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Raising Our Kids: How The Clues Were There All Along


Laurie often wondered what her boys would become as adults. Would they become doctors? Artists? Astronauts? Looking back she said there were clues. Laurie pictured with Patrick, Paul and husband, Randy.

By Laurie Stone

Recently I heard two young mothers musing about what their children might be when they grew up. I had pondered the same about my two boys, Patrick and Paul, when they were little. Would they become doctors? Artists? Astronauts? But looking back, I see the hints were there all along.

My older son Patrick’s clues came when he hit 1st grade and got into Beanie Babies, those miniature plush bean bag toys that were a big craze years ago. Only Patrick didn’t just play with his Beanies, he created entire Beanie Baby societies.

One time, I came across Patrick assembling his collection of about 20 Beanies, including dogs, giraffes and blue jays, into one long row. One lone little gray Beanie Baby bunny stood in front of all the others. I asked Patrick what this interesting tribunal was about. He looked up with earnest blue eyes. “That bunny is our newest Beanie Baby,” he said. “The others are here to welcome him.”

Sure enough, all the Beanie Babies took turns “hopping up” (with Patrick’s help) to welcome their newest member by gently touching head-to-head. The ceremony was so sweet, I wondered how all this compassion and empathy for a new Beanie Baby would translate as he grew older.

My older son Patrick’s clues came when he hit 1st grade and got into Beanie Babies, those miniature plush bean bag toys that were a big craze years ago.

Fast forward 20 years to grad school where Patrick is about to complete a master’s in clinical mental health counselling. He had tried several majors when he entered college but found he loved psychology, especially therapy, which is all about compassion and empathy. Turns out the Beanie Baby phase was a clue after all.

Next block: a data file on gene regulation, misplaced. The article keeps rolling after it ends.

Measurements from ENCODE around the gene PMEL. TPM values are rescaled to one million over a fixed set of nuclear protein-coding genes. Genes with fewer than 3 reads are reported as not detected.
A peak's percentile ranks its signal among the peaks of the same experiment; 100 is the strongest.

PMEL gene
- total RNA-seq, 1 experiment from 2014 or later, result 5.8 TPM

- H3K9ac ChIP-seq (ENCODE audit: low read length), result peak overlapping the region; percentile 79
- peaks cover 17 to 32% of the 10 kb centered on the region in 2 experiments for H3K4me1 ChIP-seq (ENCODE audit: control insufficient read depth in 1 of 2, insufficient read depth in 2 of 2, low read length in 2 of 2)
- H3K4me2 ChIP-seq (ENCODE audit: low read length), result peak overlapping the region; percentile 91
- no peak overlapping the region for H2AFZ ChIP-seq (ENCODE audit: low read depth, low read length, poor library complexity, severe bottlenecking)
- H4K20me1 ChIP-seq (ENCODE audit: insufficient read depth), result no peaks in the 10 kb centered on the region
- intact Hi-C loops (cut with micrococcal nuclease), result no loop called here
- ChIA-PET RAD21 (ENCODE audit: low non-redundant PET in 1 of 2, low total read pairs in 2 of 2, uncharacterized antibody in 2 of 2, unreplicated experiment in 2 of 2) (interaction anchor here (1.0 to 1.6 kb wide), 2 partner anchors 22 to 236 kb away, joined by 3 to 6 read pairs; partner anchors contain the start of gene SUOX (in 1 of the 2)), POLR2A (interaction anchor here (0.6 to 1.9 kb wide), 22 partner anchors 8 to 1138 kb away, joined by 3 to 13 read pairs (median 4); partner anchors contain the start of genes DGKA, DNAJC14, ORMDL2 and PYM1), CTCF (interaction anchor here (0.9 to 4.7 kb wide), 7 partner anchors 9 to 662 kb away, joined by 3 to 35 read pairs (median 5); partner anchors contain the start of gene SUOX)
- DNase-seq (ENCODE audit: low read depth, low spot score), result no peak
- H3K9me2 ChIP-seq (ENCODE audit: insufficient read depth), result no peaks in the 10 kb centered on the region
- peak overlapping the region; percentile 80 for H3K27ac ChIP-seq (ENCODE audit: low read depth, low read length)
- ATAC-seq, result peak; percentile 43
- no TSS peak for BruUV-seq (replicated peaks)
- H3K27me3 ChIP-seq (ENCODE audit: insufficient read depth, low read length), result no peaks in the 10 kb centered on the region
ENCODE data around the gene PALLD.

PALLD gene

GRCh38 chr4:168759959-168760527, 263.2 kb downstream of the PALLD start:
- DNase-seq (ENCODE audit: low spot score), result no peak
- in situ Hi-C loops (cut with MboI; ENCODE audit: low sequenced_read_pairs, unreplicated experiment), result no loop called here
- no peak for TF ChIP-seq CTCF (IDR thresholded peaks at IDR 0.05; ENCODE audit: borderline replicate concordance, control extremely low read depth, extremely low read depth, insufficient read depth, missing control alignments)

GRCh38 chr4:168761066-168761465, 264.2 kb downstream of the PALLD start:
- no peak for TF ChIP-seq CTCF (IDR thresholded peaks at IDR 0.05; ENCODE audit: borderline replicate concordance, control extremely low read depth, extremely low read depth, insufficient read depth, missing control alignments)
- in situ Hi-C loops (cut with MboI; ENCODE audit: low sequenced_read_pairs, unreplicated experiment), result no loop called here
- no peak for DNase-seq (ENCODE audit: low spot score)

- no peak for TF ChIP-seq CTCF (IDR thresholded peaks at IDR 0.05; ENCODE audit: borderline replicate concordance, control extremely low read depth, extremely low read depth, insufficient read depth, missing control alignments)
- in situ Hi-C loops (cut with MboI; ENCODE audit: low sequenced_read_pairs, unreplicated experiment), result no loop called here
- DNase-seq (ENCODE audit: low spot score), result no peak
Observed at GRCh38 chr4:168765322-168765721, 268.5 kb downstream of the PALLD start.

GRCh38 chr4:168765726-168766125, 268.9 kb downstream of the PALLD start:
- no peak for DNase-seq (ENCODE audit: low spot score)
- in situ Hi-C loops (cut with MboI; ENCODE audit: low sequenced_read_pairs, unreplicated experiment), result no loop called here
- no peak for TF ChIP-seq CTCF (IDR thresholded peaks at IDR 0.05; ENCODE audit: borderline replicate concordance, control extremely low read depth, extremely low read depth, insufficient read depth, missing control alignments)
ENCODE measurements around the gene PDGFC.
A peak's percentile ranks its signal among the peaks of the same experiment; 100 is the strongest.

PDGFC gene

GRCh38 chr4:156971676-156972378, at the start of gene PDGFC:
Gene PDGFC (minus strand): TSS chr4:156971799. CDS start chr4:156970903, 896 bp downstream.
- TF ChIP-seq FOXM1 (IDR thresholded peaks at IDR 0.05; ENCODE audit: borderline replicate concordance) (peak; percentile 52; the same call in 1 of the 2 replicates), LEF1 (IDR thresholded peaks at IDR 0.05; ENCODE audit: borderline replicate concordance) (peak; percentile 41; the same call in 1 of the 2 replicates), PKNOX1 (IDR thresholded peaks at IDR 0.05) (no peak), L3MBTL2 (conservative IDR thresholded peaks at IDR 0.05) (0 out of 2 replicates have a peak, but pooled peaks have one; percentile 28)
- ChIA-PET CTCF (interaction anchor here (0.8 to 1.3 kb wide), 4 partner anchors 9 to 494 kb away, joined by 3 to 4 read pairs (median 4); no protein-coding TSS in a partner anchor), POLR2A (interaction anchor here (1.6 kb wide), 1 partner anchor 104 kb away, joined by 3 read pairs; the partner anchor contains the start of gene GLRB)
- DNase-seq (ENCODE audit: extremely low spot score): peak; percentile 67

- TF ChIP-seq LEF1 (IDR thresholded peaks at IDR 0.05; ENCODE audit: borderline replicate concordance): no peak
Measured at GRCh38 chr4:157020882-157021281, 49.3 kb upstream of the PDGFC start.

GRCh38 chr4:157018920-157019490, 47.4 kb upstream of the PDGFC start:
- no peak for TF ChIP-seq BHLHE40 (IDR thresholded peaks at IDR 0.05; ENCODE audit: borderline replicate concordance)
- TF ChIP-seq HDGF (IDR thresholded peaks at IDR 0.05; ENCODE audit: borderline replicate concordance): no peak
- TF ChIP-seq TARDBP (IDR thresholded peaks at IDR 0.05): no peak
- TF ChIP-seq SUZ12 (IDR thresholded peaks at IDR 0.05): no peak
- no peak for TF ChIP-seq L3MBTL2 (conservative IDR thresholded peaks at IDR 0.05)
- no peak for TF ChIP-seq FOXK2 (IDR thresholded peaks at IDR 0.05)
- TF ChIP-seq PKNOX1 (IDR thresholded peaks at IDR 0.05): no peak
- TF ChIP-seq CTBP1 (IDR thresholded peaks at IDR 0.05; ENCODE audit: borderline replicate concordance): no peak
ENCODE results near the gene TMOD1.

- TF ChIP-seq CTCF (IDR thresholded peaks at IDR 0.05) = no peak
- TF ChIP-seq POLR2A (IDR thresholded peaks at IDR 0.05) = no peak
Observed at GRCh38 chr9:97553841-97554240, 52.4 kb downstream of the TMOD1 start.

Our younger son, Paul had a different route. From the time Paul was a toddler, he adored tasting, touching, smelling and eating anything (and I mean anything, sometimes to my horror). He loved all things sensory.

motherhood, guilty pleasures, meals, mother, worrying, hopeful, boys, asleep, pedometerOur first clue for Paul’s future came when we took the kids to Smith & Wollensky’s Steakhouse in Manhattan. Paul sat there at 9 years old, transfixed, relishing a hamburger with onion rings. As he watched the waiters bustling by with heaping trays of shrimp cocktail and porterhouses, Paul held up his Shirley Temple as if in a toast and proclaimed, “Now this is a restaurant.”

Even at a young age, he would try anything new, no matter how exotic, on the menu. “I’ll have the elk,” he once declared when he was 11. My husband Randy and I looked at each other and shrugged. We’d learned that Paul had a mature palate for a kid. He ordered the elk and loved it (for reference, I’ve never tried elk in my life).

Although Paul had many passions growing up, his love of good food was a clue to his later journey. He even loved to plate and if it was his turn to cook, would arrange the meat loaf and mashed potatoes in such a way you’d think you were dining in the finest restaurant.

If you guessed he became a chef, you were right. In college he signed up for culinary courses and never looked back. Over the past six years, Paul has worked his way up the commercial kitchen ladder and is now a cook for an upscale senior living facility, known for its high-quality food.

Yes, that day I listened to those young mothers as they wondered about their children’s paths and wanted to tell them to just watch. Sometimes the dots are easy to connect. Sometimes they’re not. Sometimes our kids surprise us.

But many clues are there, just waiting to be seen.

Laurie Stone writes from the woods of Easton, Conn. Her blog, “Musings, Rants &Scribbles,” shares thoughts on growing up, older and (hopefully) wiser. Follow her on FacebookTwitter, and Pinterest.

5 Responses to “Raising Our Kids: How The Clues Were There All Along”

  1. Shari says:

    Totally agree! It’s interesting, isn’t it. Funny thing about the beanie babies–my husband and I took 2 big boxes of them out of the attic, and both of our kids want to check them out before we give them away. Some were dressed in Groovy Girls clothes.

  2. How fascinating, Laurie. Observing is everything!

  3. I love this. An inspiration and invitation to look back and see, “well, of course…”

  4. Loved this post. It makes me think of my kids and where they are now in their careers. Although my son always wanted to be in hospitality and then when he did his summer internships and saw how late he had to work at an hotel, he changed into finance.

  5. Diane says:

    Kids. Watching them is the new adventure!


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